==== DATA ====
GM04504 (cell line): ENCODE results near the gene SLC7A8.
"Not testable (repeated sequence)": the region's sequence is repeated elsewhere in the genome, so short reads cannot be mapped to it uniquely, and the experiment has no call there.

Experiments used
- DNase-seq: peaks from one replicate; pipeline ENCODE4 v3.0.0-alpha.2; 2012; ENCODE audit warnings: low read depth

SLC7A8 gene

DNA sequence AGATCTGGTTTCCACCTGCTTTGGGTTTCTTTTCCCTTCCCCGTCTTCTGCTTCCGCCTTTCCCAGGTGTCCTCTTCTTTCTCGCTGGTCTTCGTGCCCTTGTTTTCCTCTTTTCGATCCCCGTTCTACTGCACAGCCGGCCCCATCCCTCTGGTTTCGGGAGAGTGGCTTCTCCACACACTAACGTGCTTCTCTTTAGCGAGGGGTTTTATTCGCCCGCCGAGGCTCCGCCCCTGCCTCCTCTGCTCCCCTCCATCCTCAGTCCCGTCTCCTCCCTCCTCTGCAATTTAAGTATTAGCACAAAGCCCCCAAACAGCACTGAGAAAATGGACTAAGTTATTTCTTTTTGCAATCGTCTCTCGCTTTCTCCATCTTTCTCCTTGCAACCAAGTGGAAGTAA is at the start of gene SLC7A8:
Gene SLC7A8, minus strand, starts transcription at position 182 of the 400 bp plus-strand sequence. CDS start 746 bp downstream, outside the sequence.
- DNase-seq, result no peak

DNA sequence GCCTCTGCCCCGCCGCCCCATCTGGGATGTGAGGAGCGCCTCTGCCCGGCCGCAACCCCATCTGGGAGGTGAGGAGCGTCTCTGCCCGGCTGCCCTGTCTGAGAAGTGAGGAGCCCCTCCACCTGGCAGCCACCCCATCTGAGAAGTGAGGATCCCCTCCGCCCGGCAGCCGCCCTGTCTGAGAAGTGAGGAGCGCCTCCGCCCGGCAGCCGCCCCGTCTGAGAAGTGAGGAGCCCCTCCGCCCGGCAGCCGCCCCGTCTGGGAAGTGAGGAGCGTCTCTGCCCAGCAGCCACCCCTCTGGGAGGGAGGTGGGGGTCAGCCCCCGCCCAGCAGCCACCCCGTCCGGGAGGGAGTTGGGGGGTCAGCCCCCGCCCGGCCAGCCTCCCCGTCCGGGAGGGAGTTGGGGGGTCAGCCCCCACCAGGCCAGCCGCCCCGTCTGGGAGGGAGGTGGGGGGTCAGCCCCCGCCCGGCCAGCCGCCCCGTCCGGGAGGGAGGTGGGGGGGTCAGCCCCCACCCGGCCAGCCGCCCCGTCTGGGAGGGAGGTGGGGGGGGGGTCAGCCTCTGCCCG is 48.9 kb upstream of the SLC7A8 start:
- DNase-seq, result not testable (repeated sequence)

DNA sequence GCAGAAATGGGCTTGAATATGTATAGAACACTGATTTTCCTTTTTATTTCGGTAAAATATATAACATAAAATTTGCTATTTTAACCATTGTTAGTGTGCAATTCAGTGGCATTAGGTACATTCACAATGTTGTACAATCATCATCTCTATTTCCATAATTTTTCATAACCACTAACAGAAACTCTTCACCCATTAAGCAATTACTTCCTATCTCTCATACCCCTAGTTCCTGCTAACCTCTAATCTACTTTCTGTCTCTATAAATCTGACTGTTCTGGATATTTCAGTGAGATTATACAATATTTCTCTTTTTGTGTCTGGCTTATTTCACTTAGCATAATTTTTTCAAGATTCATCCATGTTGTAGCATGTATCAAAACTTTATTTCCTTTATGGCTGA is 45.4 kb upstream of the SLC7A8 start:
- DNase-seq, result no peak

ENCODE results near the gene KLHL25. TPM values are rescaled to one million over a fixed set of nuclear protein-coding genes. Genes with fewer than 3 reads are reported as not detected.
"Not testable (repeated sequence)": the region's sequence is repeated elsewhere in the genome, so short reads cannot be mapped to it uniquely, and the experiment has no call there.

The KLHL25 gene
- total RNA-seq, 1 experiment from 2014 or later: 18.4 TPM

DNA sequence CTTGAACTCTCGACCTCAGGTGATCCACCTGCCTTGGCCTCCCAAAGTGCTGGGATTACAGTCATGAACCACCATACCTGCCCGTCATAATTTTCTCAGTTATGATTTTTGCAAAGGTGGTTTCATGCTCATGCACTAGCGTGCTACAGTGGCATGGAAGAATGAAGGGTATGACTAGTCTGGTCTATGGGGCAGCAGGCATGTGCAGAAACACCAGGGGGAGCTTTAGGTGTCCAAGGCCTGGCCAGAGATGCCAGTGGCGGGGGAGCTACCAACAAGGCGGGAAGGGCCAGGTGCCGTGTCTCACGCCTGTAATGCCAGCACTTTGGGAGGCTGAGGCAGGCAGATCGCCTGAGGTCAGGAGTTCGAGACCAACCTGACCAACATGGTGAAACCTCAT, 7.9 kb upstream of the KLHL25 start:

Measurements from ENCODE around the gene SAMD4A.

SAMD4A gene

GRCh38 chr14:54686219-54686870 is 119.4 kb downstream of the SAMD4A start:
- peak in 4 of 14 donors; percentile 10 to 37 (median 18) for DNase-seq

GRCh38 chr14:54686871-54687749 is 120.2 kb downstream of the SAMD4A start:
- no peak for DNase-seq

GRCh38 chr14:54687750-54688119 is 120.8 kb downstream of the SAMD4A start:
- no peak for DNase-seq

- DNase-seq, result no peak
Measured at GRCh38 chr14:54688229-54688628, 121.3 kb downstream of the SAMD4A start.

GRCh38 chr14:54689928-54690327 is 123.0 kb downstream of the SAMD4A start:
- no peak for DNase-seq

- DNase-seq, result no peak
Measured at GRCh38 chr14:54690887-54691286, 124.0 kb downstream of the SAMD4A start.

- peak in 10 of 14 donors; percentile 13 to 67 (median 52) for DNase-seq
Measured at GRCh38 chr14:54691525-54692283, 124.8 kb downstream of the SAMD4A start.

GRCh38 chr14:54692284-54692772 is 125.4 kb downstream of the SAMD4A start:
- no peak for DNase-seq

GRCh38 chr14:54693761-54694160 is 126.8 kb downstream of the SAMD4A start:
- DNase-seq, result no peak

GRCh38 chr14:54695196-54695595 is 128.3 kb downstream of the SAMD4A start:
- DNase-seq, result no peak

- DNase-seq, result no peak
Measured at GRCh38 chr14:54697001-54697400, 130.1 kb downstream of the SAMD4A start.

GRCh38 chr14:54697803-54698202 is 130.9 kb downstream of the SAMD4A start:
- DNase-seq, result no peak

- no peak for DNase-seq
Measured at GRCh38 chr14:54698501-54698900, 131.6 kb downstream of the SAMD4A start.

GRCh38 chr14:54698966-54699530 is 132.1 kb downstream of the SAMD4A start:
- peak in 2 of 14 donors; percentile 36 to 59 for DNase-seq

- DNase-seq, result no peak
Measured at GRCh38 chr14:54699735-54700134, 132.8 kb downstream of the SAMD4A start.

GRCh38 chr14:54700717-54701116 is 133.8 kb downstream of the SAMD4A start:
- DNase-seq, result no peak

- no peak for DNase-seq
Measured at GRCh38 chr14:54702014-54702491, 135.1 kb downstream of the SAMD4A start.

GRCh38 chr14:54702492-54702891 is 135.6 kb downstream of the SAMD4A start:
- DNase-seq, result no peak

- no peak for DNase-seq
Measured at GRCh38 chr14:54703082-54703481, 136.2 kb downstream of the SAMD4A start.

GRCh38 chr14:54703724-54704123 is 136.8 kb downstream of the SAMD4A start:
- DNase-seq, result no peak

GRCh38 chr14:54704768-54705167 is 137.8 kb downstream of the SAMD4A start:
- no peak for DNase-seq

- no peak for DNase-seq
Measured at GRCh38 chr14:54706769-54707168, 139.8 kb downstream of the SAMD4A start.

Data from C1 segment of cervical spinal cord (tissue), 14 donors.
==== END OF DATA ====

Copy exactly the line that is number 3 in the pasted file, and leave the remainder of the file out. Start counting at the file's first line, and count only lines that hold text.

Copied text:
Experiments used